Some days working out feels easier than others. There are times where you feel like you could go for hours and other times where you feel like stopping 30 minutes into a workout because you’re wiped out. Sometimes there are physiological reasons why you’re experiencing fatigue. In other cases, “fatigue” can be psychological. It may be your brain’s way of telling you you’re overtraining or your workout has become “stale” and needs some shaking up. What causes early fatigue with exercise, and what can you do about it?
Exercise performance becomes impaired when you reach a dehydration level of 2% or more. According to research, dehydration causes premature fatigue by its effect on muscle metabolism, temperature regulation and by the additional burden it puts on your heart. It also reduces the motivation to exercise, possibly as a protective mechanism to ensure that you don’t lose more water. To avoid this problem, drink between 5 and 10-ounces of fluid every 15 minutes during a workout. If you’ll be working out for more than an hour, an electrolyte-rich sports drink is a better choice to replace lost sodium and electrolytes.
For moderate to high-intensity exercise, muscles depend on carbohydrates and fat as their primary fuel source. The more vigorously your work out, the more important carbohydrates are. If you exercise in a fasted state at a moderate intensity or greater for a long period of time, your muscles can become prematurely fatigued as carbohydrate stores in the form of glycogen are depleted. At this point, the liver steps up to the plate to form glucose from amino acids, a process called gluconeogenesis, but during long exercise sessions, the liver may not be able to produce enough glucose to meet the needs of the hardworking muscles. This can lead to a drop in blood glucose level and premature exercise fatigue. That’s why exercising in a fasted state makes a workout seem harder.
If you work out in the morning at a moderate intensity or greater, eat a snack containing around 0.5 grams of carbs per pound of body weight an hour or so before lacing up your exercise shoes. If you plan on working out for longer than 90 minutes, take along an energy bar or sports drink containing carbohydrates to refuel. It’ll help you train better and reduce the fatigue that comes from glycogen depletion.
Other Reasons for Premature Exercise Fatigue
If you notice a drop off in performance and are feeling more fatigued when you work out, check an iron level. Low iron levels can lead to iron-deficiency anemia that can cause reduced exercise tolerance and fatigue. Iron deficiency is a relatively common problem among young female athletes, especially those that restrict calories. Other medical problems such as diabetes, an underactive thyroid, and some medications can cause early exercise fatigue.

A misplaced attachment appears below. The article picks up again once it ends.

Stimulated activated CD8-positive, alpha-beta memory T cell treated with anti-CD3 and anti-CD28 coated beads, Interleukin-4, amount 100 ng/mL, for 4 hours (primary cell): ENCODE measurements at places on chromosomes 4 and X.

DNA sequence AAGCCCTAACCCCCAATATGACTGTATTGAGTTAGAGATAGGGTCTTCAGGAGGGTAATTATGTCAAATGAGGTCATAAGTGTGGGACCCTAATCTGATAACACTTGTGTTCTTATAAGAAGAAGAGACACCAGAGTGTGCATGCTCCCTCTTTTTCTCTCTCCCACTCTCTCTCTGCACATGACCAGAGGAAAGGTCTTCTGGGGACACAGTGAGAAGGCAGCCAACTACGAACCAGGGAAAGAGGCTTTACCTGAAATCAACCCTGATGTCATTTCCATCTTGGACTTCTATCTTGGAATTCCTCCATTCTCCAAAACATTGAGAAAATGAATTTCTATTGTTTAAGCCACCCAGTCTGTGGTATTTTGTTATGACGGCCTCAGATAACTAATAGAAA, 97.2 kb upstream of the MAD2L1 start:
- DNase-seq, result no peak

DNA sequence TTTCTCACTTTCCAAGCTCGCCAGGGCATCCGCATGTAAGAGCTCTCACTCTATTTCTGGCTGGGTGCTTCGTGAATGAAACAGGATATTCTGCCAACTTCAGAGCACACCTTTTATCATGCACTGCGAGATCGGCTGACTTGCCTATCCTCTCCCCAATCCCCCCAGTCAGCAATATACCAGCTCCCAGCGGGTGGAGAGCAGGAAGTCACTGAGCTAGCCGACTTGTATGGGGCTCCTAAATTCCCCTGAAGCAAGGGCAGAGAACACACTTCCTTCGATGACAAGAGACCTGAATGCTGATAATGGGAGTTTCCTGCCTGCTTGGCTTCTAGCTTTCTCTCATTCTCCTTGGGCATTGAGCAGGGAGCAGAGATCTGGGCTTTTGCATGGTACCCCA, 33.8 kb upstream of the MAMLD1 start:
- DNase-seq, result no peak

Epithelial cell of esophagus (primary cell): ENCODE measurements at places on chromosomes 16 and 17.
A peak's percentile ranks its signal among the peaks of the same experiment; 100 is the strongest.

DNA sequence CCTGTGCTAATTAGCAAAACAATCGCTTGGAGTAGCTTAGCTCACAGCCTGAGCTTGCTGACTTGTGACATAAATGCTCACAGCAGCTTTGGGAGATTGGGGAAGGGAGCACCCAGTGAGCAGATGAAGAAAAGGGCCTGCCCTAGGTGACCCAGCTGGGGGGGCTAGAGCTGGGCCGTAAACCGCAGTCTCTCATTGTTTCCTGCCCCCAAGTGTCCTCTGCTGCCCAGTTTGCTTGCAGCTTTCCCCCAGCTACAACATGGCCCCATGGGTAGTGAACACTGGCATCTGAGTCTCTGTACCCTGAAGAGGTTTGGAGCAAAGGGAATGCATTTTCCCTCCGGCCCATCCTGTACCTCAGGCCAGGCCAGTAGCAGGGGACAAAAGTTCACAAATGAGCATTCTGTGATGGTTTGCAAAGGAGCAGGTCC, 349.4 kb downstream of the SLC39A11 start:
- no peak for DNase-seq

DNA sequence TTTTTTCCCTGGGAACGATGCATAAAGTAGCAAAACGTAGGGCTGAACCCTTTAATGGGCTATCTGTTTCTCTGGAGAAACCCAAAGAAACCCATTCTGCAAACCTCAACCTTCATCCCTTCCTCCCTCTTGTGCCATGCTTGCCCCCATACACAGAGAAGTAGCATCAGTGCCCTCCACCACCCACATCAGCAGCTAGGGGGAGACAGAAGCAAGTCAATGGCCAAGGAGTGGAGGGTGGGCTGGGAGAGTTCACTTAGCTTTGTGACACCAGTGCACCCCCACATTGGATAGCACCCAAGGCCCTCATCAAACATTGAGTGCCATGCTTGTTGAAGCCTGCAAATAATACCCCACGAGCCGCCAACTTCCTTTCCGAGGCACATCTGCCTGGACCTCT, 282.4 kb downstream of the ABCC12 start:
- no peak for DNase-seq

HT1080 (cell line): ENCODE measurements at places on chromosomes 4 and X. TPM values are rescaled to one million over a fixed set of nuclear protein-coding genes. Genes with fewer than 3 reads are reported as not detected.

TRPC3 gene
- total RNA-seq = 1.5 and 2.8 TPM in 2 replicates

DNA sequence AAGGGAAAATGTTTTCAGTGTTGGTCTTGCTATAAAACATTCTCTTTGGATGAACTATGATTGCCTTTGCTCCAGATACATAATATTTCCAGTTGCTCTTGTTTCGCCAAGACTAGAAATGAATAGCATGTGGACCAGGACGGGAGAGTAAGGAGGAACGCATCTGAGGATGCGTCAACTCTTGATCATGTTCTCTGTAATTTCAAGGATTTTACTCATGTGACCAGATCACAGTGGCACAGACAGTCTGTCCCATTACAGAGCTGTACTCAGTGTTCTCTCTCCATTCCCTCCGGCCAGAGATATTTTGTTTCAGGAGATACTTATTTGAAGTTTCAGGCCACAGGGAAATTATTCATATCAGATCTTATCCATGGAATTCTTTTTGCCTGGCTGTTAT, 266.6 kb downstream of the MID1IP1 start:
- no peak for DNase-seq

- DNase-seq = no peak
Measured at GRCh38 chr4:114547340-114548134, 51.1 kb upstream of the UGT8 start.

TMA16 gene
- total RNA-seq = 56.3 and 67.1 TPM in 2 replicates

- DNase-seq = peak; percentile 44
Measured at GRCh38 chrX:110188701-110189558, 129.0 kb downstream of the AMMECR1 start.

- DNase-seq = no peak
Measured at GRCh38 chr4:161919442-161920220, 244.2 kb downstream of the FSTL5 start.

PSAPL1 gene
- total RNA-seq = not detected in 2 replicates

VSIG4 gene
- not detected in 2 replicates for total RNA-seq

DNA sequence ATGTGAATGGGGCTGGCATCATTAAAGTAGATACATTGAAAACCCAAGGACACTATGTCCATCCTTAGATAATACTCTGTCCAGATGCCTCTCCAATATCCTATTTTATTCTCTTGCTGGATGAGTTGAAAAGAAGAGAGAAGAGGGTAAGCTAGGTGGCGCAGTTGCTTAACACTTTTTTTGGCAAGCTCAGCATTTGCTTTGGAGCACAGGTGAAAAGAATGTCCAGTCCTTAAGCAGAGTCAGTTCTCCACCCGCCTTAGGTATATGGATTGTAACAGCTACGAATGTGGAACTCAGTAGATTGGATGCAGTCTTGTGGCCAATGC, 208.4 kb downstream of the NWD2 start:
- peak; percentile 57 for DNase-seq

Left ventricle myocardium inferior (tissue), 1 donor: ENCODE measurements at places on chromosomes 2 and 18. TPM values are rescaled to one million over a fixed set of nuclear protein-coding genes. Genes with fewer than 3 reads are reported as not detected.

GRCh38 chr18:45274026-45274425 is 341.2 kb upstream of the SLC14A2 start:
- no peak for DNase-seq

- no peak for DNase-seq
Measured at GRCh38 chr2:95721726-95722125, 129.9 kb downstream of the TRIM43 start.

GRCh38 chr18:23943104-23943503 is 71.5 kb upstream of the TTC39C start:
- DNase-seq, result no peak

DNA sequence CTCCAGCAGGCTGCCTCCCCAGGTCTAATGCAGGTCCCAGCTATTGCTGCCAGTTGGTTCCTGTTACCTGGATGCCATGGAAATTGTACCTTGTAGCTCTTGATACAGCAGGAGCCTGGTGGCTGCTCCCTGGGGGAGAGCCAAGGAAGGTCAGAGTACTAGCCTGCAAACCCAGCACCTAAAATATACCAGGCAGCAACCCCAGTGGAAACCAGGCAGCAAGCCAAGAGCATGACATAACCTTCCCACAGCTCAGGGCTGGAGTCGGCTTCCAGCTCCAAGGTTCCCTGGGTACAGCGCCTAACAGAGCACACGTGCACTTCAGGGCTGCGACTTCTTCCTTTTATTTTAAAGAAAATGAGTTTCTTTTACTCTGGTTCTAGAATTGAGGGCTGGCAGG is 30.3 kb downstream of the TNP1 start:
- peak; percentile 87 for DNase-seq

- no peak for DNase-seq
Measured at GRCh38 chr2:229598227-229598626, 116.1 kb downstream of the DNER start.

Fatigue and decreased performance can also be a sign that you’re overtraining. When you’re overtraining, a workout that would typically feel easy becomes a challenge. Overtraining not only causes fatigue, but it also reduces immunity to infection, so you’re more likely to catch a cold or flu virus. How do you know if you’re overdoing it? Check your heart rate first thing in the morning before getting out of bed. If your heart rate is elevated by 5 or more beats per minute above its usual range, you may be overtraining. The solution? Rest for a few days, and then return to training at half your usual volume and intensity for a week or so. Also, make sure you’re getting 7 or more hours of sleep a night and practicing good nutrition.
Sometimes exercise fatigue isn’t physiological but a sign of boredom with your current exercise routine. If you’re doing everything else right and you’re not overtraining, try doing a different routine, and see if it reinvigorates you. For example, try doing one of my exercise DVD s that you haven’t tried in a long time for a change. If you usually strength train using machines at the gym, do a bodyweight circuit workout instead. When your workout becomes stale, you’ll feel less motivated and your workout will feel harder.
The Bottom Line?
Keep these factors in mind if you’re not performing as well as you should and you’re feeling fatigued during a workout. Sometimes something as simple as drinking more water and eating more carbs before you start can make all the difference.
J Am Coll Nutr October 2007 vol. 26 no. suppl 5 542S-548S.
Sports Med. 1984 Nov-Dec;1(6):446-58.
Related Articles By Cathe:
Can Your Mind Help You Conquer Exercise Fatigue?
Afternoon Fatigue: 6 Ways Your Diet Could Be Making You Tired
Do Low-Carb Diets Reduce Exercise Performance?
All You Need to Know about Exercise Fatigue
How Your Brain Tricks You During Exercise and the Importance of Building Mental Toughness
Why Energy Drinks and Exercise Don’t Mix
How Much Can Caffeine Improve Exercise Performance? It Depends on This
6 Habits that Drain Your Energy & Make You Feel Tired & Unproductive